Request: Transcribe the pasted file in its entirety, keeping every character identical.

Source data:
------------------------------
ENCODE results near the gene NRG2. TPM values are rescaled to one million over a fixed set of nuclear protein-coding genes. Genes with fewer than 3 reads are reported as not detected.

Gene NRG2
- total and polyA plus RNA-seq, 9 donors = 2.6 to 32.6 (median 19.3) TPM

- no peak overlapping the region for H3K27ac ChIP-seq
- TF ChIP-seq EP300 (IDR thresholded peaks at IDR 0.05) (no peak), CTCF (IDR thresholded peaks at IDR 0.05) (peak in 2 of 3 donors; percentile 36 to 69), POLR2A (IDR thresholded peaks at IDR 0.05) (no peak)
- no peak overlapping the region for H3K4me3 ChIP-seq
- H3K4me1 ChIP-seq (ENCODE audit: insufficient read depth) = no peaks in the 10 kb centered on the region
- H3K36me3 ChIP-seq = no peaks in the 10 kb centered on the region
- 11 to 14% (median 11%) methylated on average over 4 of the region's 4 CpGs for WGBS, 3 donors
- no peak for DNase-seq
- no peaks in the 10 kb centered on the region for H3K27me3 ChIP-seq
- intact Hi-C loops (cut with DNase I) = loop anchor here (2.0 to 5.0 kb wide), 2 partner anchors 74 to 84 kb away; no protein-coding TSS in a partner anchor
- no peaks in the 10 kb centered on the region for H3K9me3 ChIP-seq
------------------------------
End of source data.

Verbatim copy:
ENCODE results near the gene NRG2. TPM values are rescaled to one million over a fixed set of nuclear protein-coding genes. Genes with fewer than 3 reads are reported as not detected.

Gene NRG2
- total and polyA plus RNA-seq, 9 donors = 2.6 to 32.6 (median 19.3) TPM

- no peak overlapping the region for H3K27ac ChIP-seq
- TF ChIP-seq EP300 (IDR thresholded peaks at IDR 0.05) (no peak), CTCF (IDR thresholded peaks at IDR 0.05) (peak in 2 of 3 donors; percentile 36 to 69), POLR2A (IDR thresholded peaks at IDR 0.05) (no peak)
- no peak overlapping the region for H3K4me3 ChIP-seq
- H3K4me1 ChIP-seq (ENCODE audit: insufficient read depth) = no peaks in the 10 kb centered on the region
- H3K36me3 ChIP-seq = no peaks in the 10 kb centered on the region
- 11 to 14% (median 11%) methylated on average over 4 of the region's 4 CpGs for WGBS, 3 donors
- no peak for DNase-seq
- no peaks in the 10 kb centered on the region for H3K27me3 ChIP-seq
- intact Hi-C loops (cut with DNase I) = loop anchor here (2.0 to 5.0 kb wide), 2 partner anchors 74 to 84 kb away; no protein-coding TSS in a partner anchor
- no peaks in the 10 kb centered on the region for H3K9me3 ChIP-seq